How a Dutch brewery is using iron powder as fuel
What if we could curb the fossil fuel-fed climate change nightmare and burn something else for fuel? What if this something else is also one of the most common elements of Earth? There is a simple answer to this question: burning iron.
While setting fire to an iron ingot may appear troublesome, fine iron mixed with air is highly combustible. Burning this mixture means oxidising iron. While carbon fuel oxidises into CO2, an iron fuel produces Fe2O3, which is nothing but rust. The best thing about rust is that it can be turned into a solid form that can be captured post-combustion. And that is not the only by-product that can be used. The iron powder comes out in the form of heat and rust powder. Iron, which has an energy density of about 11.3 kWh/L is so much better than gasoline. Although its specific energy is relatively poor, which is 1.4 kWh/kg, meaning that for a given amount of energy, the iron powder will take up a little bit less space than gasoline, but it will be almost ten times heavier. In other words, it can easily power a car. Perhaps it cannot heat a house, but it sure can be an ideal fuel replacement.
A research study at the TU Eindhoven University in the Netherlands showed that scientists have been developing iron powder as a practical fuel substance for the last couple of years. They installed an iron powder heating system at a brewery in the Netherlands, which is turning all the stored energy into beer. Since electricity cannot efficiently produce the kind of heat required for many industrial applications, iron powder proves to be a valuable zero-carbon option, with only leaves rust as a by-product.
So, what happens with all the rust then? Because iron is not just the fuel that is consumed, the energy stored can be easily recharged. And to recharge it, all that oxygen from FeO can be stripped out, and turned back into Fe, ready to be burned again. It might not be easy to do this, but much of the energy and work consists of prying that oxygen away from all the iron, which gets returned to when burning the iron, the next time. The idea is to use the same iron repeatedly, discharging it, and recharging it every time – just like a battery.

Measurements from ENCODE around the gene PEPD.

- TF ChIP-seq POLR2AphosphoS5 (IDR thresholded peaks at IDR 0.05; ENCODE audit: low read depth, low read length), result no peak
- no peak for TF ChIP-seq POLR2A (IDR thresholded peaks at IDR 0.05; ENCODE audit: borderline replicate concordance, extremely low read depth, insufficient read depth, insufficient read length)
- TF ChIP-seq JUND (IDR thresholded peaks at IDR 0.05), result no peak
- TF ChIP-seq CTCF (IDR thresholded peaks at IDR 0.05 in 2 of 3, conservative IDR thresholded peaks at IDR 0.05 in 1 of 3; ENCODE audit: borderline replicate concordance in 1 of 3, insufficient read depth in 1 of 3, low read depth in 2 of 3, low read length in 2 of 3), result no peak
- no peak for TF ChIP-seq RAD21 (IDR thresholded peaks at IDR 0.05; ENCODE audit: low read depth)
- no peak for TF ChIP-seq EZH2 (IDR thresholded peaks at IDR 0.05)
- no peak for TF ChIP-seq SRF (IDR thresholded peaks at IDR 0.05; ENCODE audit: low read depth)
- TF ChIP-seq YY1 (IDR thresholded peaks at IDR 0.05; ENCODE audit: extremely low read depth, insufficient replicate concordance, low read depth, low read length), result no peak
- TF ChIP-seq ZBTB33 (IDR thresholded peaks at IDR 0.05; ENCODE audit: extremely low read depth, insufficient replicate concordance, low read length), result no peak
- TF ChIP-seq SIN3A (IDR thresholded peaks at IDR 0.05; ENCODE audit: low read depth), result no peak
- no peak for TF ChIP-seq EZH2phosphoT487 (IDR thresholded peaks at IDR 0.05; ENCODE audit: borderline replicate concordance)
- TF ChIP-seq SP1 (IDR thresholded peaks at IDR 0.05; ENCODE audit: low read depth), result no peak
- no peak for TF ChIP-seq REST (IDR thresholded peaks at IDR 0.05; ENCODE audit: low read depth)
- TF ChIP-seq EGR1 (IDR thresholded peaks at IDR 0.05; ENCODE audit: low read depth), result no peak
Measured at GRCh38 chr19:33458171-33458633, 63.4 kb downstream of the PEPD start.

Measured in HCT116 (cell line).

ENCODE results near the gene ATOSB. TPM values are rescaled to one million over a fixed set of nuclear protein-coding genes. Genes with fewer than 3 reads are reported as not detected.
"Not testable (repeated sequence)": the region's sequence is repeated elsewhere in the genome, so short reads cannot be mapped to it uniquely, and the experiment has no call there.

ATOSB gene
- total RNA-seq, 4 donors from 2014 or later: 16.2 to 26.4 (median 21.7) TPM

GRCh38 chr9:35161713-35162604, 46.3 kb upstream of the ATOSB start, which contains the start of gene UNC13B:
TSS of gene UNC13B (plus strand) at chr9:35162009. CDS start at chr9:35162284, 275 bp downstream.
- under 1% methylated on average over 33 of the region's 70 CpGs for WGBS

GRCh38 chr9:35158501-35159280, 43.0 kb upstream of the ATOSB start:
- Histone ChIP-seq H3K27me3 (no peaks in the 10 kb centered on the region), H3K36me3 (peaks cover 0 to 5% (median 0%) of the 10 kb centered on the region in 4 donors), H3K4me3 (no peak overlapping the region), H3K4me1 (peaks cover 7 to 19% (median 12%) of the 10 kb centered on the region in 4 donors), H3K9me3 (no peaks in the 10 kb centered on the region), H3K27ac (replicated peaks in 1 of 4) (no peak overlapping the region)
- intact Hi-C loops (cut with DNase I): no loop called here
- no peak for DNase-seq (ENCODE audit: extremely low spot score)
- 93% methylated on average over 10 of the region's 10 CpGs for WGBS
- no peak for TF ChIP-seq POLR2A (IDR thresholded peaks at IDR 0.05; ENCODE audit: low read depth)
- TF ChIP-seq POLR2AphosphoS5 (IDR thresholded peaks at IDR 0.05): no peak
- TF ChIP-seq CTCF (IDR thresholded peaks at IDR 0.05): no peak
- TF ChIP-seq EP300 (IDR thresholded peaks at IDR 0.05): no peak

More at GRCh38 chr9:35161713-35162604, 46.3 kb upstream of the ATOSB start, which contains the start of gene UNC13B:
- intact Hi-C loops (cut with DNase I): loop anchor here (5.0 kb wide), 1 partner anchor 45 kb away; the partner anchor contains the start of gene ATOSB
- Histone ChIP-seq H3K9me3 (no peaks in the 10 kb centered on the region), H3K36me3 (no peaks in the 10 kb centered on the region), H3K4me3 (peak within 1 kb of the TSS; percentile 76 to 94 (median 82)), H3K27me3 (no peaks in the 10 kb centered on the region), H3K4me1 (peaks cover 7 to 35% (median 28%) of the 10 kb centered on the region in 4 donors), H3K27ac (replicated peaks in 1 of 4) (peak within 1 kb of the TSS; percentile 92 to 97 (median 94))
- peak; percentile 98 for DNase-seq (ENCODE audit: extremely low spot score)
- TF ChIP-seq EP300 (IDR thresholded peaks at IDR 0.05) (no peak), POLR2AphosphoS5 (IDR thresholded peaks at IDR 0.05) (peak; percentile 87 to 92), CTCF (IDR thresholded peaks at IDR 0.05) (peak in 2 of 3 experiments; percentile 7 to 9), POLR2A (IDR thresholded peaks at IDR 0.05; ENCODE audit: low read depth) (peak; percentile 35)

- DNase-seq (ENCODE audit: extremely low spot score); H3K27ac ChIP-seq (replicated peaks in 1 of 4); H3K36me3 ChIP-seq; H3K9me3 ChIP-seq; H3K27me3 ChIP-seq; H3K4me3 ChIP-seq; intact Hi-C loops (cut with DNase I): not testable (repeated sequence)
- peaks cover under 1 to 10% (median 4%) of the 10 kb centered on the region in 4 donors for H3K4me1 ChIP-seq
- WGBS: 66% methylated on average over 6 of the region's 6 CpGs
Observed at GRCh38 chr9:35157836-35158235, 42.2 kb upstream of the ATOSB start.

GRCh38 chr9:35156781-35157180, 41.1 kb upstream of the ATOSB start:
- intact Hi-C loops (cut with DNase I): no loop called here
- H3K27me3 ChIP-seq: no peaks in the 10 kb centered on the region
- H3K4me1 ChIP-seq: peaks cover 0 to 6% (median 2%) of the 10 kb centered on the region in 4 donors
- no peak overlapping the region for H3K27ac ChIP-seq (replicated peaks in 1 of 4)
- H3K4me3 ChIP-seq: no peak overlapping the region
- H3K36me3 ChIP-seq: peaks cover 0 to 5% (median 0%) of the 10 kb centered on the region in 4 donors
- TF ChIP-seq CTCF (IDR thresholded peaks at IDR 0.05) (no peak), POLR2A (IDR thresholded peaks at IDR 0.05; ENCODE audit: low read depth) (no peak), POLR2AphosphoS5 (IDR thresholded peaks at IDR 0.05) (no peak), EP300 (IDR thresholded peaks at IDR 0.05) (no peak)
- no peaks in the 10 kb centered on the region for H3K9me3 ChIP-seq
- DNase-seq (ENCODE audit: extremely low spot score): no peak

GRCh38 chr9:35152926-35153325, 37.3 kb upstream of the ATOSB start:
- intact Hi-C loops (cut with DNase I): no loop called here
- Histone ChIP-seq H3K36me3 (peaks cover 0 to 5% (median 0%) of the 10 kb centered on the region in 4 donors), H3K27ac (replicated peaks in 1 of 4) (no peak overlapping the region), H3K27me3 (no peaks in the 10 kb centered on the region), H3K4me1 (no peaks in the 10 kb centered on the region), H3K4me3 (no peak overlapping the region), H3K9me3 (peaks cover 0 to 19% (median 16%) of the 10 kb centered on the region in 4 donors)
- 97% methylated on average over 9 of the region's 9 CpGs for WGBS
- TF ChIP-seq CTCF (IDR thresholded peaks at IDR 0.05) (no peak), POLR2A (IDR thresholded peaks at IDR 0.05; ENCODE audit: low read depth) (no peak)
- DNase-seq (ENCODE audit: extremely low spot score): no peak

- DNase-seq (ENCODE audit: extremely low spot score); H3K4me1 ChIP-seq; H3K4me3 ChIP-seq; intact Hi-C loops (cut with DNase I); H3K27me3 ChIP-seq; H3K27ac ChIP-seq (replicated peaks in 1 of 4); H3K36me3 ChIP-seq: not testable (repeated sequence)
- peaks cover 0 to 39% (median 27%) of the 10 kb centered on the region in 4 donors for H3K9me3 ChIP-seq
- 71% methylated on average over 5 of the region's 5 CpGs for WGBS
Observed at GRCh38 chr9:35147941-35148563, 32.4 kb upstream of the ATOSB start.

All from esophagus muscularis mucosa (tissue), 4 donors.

In order to maintain the “zero-carbon” nature of the iron fuel, the recharging process must be zero-carbon too. There exists a variety of ways of using electricity to turn rust back into iron – and a consortium led by the TU researchers explored three different technologies based on hot hydrogen reduction. First is the mesh belt furnace method, where the iron oxide is first transported onto a conveyor belt through a furnace. Then, hydrogen is added at about 800-1000°C. The iron oxide is further reduced to iron that holds together because of heat, resulting in the formation of another layer of iron. This can then be ground up to obtain an iron powder. The second method is the fluidized bed reactor – this is a conventional reactor type, but its use in hydrogen reduction of iron oxide is new. In the fluidized bed reactor, the reaction is carried out at lower temperatures around 600°c, avoiding sticking, but taking longer. The last is the entrained flow reactor. The entrained flow reactor is an attempt to implement flash ironmaking technology. This very method performs the reaction at high temperatures, 1100- 1400°C, by blowing the iron oxide through a reaction chamber together with the hydrogen flow to avoid sticking. It might be a good solution, but it is a new technology and has yet to be proven. Both production of the hydrogen and the heat necessary to run the furnace or the reactors require energy, of course, but it is grid energy that can come from renewable sources.